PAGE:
In the beginning of the 21st century, new media, such as Facebook, Twitter, Instagram and YouTube began to transform the social, political and informational habits of individuals and institutions all over the world. Due to the rapid changes of social networking technologies, this phenomenon needs more attention, because the number of human beings initiate and/or maintain virtually every type of ethically significant social bond or role is being reshaped: friend-to-friend, parent-to-child, co-worker-to co-worker, employer-to-employee, to offer just a partial list. Furthermore, the ethical implications of these technologies are not strictly interpersonal.
As is in the case with privacy, identity, and friendship on SNS, ethical debates about the impact of SNS on freedom and democracy in the public sphere must be taken under consideration as a broader discussion about the political implications of the Internet (Vallor, 2015). A related topic of concern is the potential of the Internet to fragment the public sphere by encouraging the formation of a plurality of ‘echo chambers’ and ‘filter bubbles’, where extremism will be promoted and also preventing citizens of a democracy from recognizing their shared interests and experiences (Sunstein 2008).
To begin with, sites like Facebook and Twitter facilitate the sharing of, and exposure to, an extremely diverse range of different types of discourse. On any given day on Facebook a user may encounter in his/her Home Page a link to an article of a political magazine, followed by a link to a new scientific study, followed by a photo of a popular political figure along with a clever and funny caption, followed by vacation photos, cultural events and birthday reminders. So, while the user is free to choose which forms of discourse to pay closer attention to and which to hide or prioritize can only protect himself/herself against the extreme narrowness of discourse that is contrary to the public sphere.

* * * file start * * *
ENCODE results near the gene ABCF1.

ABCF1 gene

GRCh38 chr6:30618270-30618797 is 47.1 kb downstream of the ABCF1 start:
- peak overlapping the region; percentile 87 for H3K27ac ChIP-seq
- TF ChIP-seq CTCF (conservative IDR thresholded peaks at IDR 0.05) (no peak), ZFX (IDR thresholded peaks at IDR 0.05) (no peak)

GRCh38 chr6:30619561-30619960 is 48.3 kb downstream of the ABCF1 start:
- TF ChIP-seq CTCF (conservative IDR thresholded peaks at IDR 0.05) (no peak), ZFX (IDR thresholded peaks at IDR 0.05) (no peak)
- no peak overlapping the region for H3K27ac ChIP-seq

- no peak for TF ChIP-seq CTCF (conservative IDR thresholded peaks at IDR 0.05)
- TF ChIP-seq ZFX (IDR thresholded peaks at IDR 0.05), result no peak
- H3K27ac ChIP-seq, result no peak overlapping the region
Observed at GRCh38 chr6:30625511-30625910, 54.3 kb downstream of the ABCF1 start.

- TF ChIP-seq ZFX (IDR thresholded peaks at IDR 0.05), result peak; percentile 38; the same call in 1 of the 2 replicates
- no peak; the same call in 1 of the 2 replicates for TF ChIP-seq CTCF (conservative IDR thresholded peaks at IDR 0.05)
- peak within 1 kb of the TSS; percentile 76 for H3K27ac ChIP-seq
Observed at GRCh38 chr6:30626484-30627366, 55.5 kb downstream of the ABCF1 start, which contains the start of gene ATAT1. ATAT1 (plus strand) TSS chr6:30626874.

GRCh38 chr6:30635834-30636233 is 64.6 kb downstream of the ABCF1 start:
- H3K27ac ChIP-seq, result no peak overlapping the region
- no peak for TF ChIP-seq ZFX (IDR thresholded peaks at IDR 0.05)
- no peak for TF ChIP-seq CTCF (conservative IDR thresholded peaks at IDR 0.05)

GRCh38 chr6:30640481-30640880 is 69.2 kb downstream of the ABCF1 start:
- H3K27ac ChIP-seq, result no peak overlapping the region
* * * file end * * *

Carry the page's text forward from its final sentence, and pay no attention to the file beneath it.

Second, users can often unfriend or hide the posts of those with whom they disagree in order to effectively guard themselves from unwelcome or contrary opinions. So, the high visibility and perceived value of social connections on the social media platforms makes this option less attractive as a consistent strategy. According to Vallor (2010), affordances or gradients of particular technologies in given contexts make certain patterns of use more attractive or convenient for users.
Finally, another issue for online democracy is the quality of informational exchanges on SNS and the extent to which they promote a dialogical public sphere are connected with the critical rationality. Exposure to knowledgeable opinions and reliable evidential sources are enabled by most of the popular SNS, but exposure does not assure attention and consumption. Moreover, most of the popular SNS promote norms of responsive practice; these norms tend to privilege shortness and depth in communication; which is essential to a thriving public sphere (Vallor, 2012).
Sunstein, C., (2008), “Democracy and the Internet,” in Information Technology and Moral Philosophy, J. van den Hoven and J. Weckert (eds.), Cambridge UK: Cambridge University Press, pp. 93–110.
Vallor, S., (2010), “Social Networking Technology and the Virtues,” Ethics and Information Technology, 12 (2): 157–170.
Vallor, S., (2012), “Flourishing on Facebook: Virtue Friendship and New Social Media,” Ethics and Information Technology, 14(3): 185–199.
Vallor, S., (2015). Social Networking and Ethics. Retrieved April 16, 2016, from http://plato.stanford.edu/entries/ethics-social-networking/